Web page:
[lin_video src=http://eplayer.clipsyndicate.com/embed/player.js?aspect_ratio=16x9&auto_next=1&auto_start=0&div_id=videoplayer-1371702073&height=480&page_count=5&pf_id=9624&show_title=1&va_id=4103480&width=640&windows=2 service=syndicaster width=640 height=480 div_id=videoplayer-1371702073 type=script]BIRMINGHAM, Ala. (WIAT) — The American Medical Association now classifies obesity as a disease.
The Los Angeles Times reports that the group voted to approve that decision on Tuesday.
The declaration recognizes obesity as a medical condition that required treatment and prevention.
The Los Angeles Times quotes an AMA member as saying it will “help change the way the medical community tackles this complex issue.”
Obesity affects bouts one in three adults and 17 percent of children in the United States.
It can lead to health problems like high blood pressure, diabetes, and joint damage to name a few. Now that the AMA says obesity itself is a disease, family nurse practitioner Bryan Combs hopes people will take their doctors’ advice more seriously. He thinks it could also mean insurance companies will pay for weight loss options that are sometimes considered elective procedures.
“The bariatric surgery which is the very common one you see a lot is an excellent choice for people who can fit that criteria. More importantly with insurance is they make it, depending on the policies, people have to follow a strict guideline to have that procedure done. So some people it’s just hard to even be able to complete that guideline to be able to be approved to have that procedure. Hopefully these changes may make it somewhat more accessible to them if it’s deemed a, or classified as a disease,” said Combs.
Dana Neeman has reportedly lost 100 lbs since having weight loss surgery. She hopes to lose more.
“I’ve been overweight my entire life. I’ve always joked I was born overweight. I was born 10 lbs 4 oz,” said Neeman.
On the flip side of the discussion, Bryan Combs says more options could mean higher costs.
“There’s probably definitely going to be changes on premiums. If they’re offering more surgeries then premiums may go up,” said Nelson.
Professor and health care expert Jack Nelson at Samford University’s Cumberland School of Law says the jury is still out on how insurance companies will respond.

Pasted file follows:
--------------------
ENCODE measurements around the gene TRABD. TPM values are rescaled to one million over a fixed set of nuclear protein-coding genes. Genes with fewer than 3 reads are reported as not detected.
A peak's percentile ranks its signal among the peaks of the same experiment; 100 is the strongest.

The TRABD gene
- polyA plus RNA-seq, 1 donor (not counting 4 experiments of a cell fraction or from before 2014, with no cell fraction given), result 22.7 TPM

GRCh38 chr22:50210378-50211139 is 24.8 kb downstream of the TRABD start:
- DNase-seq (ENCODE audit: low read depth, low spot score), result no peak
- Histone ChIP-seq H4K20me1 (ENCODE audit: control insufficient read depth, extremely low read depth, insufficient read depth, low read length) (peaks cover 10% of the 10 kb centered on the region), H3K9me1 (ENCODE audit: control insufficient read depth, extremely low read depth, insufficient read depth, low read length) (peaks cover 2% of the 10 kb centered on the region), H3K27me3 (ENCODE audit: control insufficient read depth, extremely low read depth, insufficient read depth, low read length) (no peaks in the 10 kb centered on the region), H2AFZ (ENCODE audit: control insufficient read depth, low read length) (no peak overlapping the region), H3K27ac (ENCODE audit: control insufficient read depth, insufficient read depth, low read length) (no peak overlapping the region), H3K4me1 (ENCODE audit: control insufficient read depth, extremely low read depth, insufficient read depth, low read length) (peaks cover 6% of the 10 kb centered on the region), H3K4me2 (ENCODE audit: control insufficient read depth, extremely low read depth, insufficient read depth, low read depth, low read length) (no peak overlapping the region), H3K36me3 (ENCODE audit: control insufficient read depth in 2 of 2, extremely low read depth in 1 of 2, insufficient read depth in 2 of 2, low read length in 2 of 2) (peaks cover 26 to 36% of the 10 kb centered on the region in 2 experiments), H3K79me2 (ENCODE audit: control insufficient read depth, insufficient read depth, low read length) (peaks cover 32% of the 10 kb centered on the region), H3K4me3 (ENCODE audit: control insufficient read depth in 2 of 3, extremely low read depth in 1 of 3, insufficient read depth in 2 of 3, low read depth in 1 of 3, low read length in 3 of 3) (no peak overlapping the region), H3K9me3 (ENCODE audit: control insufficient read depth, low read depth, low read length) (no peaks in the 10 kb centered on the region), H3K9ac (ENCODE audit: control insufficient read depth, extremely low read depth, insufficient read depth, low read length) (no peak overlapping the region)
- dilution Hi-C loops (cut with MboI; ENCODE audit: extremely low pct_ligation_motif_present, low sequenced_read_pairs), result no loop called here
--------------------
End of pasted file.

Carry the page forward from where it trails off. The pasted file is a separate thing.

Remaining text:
“You could look at dietician services and things like that as possibly preventive care and then the question is, is this really cost effective and there’s not a lot of really good empirical data on cost-effectiveness of a lot of these programs. So I think that’s still an open question as to how cost effective they are. I think certainly the focus going forward will be on comparative effectiveness. They’ll look at treatments and try to get some idea of the relative effectiveness of certain treatments- surgical as compared to you know other sorts of regimens, maybe you know dieticians services things like that exercise programs. I think more and more focus is going to be on providing incentives for people to reduce their weight,” said Nelson.
We contacted Blue Cross & Blue Shield of Alabama to ask what impact the AMA classification may have on plans and premiums. A company spokesperson responded with the following statement:
“We recognize obesity is a contributor to healthcare issues and increases cost, but it’s hard to determine if a specific recommendation as a disease will increase cost. Our company continues to be invested in the fight against obesity at various levels. We are leveraging new and innovative technologies to address our members’ health needs including chronic conditions associated with obesity. We also play a strong role on the State Obesity Task Force and partner with the State Department of Public Health to promote Scale Back Alabama. These initiatives promote healthy lifestyle choices which can also mean lower healthcare costs for Alabamians,” Source: Sophie Martin, Blue Cross & Blue Shield of Alabama.
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